Hawaii lawmakers are considering bills this year that would fundamentally change how judges, the attorney general and lieutenant governor are chosen.
There’s a laundry list of pros and cons to appointing these positions versus letting voters decide. No hearings have been scheduled yet, but the legislation is ripe for a lively debate.
Instead of being appointed by the governor or chief justice of the Supreme Court, with the consent of the Senate, Senate Bill 2238 proposes giving voters the power to elect judges to six-year terms during the general election.
The measure was introduced by Sens. Gil Keith-Agaran, Donovan Dela Cruz, Brickwood Galuteria, Lorraine Inouye, Michelle Kidani, Clarence Nishihara, Maile Shimabukuro and Glenn Wakai.
House Speaker Joe Souki has introduced the same legislation on the House side by request.
No hearings have been scheduled yet in either chamber. On the Senate side, it’s first stop is the Judiciary and Labor Committee, which Keith-Agaran chairs.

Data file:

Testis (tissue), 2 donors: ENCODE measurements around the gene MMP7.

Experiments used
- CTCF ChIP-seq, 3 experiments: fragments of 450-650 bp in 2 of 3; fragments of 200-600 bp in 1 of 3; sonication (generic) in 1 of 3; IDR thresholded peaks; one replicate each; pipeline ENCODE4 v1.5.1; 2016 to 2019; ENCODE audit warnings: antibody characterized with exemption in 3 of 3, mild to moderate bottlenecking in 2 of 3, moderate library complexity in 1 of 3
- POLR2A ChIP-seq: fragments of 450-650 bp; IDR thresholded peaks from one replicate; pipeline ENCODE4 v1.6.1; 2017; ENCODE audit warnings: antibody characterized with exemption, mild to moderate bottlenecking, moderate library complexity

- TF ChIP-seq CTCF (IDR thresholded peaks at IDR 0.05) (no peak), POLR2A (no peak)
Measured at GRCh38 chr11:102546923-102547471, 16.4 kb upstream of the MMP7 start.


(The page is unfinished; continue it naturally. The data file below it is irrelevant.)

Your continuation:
Another major question being put forward is whether Hawaii should elect the state attorney general, the chief legal officer of the state, rather than let the governor make the appointment with the consent of the Senate.
Senate Bill 2418 says the attorney general shall be elected to a term of four years by voters at a special nonpartisan election held every four years in conjunction with a general election.
The measure was introduced by Keith-Agaran, Inouye, Dela Cruz, Kidani, Shimabukuro, Kalani English and Donna Mercado Kim. Souki proposed the same measure on the Hosue side by request.
Rather than electing the lieutenant governor, lawmakers are looking at making that an appointed position.
Senate Bill 2419 proposes a constitutional amendment to allow the governor to appoint a person from the same political party as a running mate for lieutenant governor in the general election.
Keith-Agaran, Inouye, Kidani, English, Galuteria and Shimabukuro introduced the bill. Souki proposed the same measure on the House side.
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